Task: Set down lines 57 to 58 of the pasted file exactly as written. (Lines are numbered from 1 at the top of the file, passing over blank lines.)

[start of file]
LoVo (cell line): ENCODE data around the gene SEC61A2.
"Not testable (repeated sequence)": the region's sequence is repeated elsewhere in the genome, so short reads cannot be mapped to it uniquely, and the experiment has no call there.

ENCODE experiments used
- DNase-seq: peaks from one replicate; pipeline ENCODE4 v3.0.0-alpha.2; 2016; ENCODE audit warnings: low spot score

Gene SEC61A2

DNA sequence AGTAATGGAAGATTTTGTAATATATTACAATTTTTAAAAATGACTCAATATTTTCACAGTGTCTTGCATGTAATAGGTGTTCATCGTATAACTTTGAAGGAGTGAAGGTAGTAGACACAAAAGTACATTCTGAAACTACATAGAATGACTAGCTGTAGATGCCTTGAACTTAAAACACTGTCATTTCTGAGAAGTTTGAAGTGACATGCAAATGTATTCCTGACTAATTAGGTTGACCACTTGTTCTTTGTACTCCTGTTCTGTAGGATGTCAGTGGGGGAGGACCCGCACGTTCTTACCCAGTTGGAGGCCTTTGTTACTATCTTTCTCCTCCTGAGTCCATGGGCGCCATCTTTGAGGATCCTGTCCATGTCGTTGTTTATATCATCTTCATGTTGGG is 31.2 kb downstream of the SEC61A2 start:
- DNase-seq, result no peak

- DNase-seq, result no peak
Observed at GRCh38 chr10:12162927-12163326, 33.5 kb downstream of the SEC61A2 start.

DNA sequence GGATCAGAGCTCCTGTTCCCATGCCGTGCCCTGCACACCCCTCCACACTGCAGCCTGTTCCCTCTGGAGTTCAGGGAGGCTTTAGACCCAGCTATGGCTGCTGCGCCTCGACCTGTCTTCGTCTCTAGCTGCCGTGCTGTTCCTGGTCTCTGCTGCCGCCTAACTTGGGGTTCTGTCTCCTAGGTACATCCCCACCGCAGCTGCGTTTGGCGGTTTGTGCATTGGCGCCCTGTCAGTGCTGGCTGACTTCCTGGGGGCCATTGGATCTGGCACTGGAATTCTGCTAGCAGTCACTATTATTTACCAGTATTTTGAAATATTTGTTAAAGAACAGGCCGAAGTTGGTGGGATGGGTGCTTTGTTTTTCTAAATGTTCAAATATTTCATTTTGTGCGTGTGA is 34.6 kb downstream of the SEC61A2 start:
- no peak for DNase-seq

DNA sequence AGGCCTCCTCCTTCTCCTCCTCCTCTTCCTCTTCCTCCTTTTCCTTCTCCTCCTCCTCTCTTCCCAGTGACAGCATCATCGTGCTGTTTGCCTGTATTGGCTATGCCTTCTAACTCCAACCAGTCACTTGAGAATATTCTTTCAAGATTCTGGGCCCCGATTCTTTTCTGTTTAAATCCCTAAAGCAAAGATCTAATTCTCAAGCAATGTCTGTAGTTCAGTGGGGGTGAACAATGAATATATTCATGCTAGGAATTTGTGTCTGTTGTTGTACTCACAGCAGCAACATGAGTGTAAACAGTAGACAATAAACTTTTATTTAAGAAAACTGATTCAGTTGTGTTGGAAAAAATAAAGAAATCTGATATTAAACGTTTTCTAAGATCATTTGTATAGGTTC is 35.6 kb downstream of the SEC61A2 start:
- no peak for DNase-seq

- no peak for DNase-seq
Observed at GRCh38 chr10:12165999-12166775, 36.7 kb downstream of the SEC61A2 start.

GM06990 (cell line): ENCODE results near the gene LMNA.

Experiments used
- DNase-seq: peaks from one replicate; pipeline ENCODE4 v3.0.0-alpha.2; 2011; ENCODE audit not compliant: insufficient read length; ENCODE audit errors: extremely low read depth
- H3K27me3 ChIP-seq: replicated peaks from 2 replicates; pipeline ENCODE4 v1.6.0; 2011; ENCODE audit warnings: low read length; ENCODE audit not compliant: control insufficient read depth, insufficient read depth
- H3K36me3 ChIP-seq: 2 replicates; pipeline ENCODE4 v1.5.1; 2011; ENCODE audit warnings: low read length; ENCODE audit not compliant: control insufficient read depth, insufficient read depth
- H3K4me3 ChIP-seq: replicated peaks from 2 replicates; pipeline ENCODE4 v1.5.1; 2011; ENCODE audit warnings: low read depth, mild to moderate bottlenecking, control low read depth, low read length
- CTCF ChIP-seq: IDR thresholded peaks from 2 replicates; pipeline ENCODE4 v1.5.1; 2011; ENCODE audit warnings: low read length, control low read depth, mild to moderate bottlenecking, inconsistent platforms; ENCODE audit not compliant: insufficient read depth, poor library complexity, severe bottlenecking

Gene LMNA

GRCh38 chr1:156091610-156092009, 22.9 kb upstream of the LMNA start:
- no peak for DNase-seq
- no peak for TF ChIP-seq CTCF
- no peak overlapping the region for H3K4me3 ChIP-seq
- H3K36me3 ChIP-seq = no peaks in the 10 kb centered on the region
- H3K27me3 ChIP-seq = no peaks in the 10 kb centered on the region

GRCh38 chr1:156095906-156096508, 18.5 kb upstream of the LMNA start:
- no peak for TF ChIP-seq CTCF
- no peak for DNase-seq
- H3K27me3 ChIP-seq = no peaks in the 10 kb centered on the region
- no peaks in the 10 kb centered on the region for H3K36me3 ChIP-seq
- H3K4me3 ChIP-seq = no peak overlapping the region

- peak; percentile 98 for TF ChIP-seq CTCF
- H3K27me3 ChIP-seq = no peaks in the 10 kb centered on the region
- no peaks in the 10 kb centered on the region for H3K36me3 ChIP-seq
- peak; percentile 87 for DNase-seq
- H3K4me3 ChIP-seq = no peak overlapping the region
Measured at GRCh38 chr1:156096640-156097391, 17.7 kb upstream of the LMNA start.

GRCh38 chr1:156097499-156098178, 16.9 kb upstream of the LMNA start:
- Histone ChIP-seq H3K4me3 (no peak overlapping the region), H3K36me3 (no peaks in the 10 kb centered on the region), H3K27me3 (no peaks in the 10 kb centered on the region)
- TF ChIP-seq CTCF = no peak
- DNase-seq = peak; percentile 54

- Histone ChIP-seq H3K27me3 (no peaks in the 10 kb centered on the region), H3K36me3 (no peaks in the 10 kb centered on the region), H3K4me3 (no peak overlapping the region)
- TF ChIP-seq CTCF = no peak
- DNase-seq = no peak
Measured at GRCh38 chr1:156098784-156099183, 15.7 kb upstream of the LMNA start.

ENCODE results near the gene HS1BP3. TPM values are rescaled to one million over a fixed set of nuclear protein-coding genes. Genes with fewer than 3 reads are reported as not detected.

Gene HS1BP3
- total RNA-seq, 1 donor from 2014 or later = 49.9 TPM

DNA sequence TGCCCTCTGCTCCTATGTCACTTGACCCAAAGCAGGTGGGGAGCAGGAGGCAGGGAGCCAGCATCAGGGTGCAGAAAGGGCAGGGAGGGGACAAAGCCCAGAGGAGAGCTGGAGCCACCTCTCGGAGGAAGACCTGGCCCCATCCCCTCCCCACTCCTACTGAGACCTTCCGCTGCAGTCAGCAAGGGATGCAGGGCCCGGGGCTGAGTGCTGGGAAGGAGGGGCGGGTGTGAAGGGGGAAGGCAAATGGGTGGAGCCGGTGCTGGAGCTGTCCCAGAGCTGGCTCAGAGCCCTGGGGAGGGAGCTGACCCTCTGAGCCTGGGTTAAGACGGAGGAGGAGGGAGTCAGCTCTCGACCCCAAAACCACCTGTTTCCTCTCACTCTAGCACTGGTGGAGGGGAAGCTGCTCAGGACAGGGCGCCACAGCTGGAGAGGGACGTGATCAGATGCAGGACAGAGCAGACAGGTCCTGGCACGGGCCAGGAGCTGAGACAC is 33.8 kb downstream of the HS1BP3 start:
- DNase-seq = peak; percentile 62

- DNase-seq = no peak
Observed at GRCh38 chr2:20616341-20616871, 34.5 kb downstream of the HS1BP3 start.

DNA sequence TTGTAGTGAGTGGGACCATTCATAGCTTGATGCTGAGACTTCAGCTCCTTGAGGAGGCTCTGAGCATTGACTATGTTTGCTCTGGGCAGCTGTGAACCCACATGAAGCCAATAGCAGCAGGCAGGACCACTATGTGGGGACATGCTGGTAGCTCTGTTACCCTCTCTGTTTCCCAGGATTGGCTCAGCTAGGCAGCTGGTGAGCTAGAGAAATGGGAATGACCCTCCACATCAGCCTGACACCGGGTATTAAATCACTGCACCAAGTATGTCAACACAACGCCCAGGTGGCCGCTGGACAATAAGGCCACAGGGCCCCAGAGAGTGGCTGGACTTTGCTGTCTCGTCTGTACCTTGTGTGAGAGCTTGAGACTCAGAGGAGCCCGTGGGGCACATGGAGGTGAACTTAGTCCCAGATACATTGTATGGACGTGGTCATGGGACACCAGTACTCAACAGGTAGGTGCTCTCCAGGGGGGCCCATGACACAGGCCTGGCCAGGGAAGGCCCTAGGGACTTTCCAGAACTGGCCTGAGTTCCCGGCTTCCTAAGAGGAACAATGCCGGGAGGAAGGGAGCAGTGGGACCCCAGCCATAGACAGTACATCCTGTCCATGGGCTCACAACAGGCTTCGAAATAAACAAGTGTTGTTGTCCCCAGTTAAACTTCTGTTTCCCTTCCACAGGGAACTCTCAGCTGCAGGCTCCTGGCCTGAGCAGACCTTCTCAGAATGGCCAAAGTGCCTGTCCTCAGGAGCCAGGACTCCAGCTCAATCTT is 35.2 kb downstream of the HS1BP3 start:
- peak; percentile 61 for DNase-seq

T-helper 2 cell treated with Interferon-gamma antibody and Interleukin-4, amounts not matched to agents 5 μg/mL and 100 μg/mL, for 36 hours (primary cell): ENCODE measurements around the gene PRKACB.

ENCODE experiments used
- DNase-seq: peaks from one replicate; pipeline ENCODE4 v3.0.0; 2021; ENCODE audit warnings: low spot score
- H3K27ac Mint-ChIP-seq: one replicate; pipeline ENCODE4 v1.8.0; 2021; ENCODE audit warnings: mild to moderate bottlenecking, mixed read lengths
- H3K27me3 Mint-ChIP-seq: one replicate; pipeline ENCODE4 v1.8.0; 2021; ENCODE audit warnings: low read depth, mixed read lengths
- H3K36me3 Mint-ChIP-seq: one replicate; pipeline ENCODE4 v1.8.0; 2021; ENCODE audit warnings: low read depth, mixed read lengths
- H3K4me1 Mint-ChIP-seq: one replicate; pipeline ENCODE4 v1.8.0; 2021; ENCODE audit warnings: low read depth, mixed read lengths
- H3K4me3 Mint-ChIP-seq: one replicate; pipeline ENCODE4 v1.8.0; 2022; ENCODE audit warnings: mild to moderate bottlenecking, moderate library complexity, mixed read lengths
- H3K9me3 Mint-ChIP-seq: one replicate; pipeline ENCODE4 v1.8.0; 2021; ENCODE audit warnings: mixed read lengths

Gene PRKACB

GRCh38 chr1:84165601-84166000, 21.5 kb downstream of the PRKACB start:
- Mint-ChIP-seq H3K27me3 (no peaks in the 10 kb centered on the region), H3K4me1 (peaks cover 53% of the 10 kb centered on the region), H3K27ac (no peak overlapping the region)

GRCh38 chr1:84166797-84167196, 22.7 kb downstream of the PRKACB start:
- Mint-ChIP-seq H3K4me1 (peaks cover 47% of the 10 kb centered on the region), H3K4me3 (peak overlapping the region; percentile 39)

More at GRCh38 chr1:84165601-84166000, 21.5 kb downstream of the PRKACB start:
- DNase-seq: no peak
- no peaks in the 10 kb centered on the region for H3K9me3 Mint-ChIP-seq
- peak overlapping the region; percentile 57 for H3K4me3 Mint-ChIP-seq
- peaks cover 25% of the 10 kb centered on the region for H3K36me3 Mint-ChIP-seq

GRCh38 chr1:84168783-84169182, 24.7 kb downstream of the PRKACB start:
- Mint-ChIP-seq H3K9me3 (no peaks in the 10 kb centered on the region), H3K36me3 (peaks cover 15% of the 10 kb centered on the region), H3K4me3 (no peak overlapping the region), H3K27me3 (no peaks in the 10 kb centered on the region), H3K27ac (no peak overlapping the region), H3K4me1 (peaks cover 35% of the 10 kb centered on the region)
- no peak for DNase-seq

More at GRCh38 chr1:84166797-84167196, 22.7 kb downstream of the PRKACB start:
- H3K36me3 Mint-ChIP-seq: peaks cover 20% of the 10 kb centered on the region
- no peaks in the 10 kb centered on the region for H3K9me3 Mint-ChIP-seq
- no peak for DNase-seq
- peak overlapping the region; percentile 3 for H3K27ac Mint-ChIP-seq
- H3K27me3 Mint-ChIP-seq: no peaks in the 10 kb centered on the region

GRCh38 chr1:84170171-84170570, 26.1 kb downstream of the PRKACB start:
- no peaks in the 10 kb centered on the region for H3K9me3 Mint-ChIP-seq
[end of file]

DNA sequence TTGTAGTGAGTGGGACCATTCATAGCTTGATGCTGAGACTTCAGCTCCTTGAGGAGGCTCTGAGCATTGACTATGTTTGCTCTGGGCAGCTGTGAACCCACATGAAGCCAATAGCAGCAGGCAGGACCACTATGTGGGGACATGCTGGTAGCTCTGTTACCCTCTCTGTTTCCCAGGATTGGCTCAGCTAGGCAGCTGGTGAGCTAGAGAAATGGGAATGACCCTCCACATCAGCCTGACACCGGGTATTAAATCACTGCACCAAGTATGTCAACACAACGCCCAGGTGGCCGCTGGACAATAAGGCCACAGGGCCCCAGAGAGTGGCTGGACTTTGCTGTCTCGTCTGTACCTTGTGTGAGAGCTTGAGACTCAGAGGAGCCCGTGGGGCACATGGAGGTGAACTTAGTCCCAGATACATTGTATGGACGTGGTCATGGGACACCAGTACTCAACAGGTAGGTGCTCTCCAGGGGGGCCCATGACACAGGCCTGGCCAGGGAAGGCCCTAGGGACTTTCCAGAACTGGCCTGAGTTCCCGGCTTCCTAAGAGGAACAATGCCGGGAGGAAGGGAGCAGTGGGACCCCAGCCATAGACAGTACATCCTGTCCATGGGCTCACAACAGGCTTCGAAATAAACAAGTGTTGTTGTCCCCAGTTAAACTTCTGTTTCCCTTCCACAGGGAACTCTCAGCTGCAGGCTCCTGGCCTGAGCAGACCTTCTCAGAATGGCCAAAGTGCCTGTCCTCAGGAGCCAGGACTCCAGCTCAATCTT is 35.2 kb downstream of the HS1BP3 start:
- peak; percentile 61 for DNase-seq